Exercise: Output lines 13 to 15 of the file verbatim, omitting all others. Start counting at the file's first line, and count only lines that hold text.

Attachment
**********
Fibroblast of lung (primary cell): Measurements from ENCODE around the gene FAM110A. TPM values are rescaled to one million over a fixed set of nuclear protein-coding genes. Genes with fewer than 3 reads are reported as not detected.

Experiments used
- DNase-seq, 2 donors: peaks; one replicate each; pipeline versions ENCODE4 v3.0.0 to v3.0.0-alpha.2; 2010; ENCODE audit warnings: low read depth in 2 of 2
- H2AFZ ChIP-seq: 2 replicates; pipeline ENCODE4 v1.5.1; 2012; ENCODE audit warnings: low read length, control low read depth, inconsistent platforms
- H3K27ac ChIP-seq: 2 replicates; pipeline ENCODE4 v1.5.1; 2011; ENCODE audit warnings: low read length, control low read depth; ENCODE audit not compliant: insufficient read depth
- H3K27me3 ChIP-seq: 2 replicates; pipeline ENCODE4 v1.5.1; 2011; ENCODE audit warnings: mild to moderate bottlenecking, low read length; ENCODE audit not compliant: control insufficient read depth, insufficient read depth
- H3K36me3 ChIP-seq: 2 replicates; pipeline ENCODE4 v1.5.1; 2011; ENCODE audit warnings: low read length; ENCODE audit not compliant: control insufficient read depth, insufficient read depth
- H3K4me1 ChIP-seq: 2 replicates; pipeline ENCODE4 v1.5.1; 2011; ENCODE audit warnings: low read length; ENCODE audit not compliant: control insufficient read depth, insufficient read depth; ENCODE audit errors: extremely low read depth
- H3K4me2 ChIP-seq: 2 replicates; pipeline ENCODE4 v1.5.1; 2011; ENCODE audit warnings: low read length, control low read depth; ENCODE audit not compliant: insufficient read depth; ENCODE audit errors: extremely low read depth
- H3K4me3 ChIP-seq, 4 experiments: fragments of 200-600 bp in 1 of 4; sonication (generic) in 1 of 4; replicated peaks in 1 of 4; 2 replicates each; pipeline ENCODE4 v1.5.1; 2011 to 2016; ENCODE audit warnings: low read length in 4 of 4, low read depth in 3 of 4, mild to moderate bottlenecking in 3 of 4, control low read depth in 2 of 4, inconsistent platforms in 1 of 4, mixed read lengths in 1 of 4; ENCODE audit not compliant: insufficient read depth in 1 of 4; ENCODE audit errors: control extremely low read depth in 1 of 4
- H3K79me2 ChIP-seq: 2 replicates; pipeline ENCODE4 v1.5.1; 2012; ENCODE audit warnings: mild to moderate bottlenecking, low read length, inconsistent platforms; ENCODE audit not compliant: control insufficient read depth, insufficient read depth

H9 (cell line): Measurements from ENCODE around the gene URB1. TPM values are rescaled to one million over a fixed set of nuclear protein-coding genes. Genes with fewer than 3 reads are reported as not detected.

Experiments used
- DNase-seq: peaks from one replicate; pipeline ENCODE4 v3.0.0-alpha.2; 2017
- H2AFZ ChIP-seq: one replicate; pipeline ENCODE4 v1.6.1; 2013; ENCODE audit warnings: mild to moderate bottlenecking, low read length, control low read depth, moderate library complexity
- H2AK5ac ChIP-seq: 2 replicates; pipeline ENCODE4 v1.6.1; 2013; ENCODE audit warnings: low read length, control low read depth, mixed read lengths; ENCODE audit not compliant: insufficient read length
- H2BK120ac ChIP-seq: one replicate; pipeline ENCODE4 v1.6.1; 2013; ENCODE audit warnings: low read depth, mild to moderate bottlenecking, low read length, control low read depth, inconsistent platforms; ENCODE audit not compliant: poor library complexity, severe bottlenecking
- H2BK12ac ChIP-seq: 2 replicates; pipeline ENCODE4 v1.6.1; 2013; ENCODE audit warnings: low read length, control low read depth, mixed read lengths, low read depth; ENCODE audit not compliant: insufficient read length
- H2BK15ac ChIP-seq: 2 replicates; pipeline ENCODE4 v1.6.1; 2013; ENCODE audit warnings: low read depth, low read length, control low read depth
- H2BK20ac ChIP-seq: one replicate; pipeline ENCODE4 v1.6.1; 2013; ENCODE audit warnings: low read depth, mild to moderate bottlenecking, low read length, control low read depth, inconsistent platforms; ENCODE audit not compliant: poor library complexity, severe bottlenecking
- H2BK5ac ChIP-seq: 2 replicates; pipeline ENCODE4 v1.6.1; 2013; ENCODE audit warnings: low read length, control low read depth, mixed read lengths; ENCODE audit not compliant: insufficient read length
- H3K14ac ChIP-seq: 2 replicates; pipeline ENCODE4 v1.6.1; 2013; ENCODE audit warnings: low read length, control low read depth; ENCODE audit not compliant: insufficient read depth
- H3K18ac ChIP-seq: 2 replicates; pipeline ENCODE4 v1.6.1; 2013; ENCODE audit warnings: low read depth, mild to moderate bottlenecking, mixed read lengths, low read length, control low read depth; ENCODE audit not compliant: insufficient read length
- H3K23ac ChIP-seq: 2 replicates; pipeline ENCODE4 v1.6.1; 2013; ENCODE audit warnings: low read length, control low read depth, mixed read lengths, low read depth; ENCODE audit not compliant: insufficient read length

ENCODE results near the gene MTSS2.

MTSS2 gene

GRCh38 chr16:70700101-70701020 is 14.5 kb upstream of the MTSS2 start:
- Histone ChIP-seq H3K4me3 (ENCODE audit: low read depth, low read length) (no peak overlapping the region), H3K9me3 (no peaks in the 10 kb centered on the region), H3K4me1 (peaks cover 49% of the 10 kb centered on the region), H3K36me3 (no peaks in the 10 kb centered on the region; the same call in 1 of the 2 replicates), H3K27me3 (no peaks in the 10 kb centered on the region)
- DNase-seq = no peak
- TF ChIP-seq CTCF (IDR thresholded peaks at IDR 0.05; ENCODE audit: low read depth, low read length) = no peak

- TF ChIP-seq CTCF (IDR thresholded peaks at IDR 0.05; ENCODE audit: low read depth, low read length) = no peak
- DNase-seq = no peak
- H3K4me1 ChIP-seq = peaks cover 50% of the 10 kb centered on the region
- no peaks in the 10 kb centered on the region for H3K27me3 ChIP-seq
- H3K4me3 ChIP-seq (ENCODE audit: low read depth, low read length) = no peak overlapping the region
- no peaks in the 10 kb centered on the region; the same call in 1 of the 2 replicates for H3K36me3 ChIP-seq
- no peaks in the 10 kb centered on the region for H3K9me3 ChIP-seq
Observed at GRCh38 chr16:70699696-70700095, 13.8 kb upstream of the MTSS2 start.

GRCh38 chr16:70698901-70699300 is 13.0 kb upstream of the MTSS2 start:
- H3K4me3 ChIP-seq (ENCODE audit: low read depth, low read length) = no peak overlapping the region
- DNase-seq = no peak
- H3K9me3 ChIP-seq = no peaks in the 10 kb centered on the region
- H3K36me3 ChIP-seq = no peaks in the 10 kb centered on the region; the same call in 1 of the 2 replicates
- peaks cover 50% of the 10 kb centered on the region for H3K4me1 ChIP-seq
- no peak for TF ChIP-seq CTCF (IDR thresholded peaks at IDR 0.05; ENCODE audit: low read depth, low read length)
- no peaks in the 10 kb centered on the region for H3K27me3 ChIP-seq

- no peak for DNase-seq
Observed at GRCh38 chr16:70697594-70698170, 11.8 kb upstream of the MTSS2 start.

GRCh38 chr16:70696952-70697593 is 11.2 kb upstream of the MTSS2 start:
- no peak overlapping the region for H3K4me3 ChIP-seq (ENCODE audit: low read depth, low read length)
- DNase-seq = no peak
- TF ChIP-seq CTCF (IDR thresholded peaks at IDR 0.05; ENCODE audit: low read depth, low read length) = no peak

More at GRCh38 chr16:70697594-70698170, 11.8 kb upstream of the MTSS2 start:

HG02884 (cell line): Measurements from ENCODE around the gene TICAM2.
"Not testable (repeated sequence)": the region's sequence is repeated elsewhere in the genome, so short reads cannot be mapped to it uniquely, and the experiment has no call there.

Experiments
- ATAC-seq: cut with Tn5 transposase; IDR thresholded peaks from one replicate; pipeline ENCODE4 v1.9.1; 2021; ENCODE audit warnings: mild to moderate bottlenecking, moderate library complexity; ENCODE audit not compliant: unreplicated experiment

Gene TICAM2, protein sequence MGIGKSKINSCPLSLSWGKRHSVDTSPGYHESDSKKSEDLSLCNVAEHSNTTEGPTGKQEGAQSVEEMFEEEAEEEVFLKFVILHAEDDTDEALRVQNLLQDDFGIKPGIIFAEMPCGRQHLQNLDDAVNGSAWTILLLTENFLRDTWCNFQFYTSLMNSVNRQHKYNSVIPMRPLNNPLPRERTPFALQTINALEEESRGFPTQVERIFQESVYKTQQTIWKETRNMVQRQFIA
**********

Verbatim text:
Experiments used
- DNase-seq: peaks from one replicate; pipeline ENCODE4 v3.0.0-alpha.2; 2017
- H2AFZ ChIP-seq: one replicate; pipeline ENCODE4 v1.6.1; 2013; ENCODE audit warnings: mild to moderate bottlenecking, low read length, control low read depth, moderate library complexity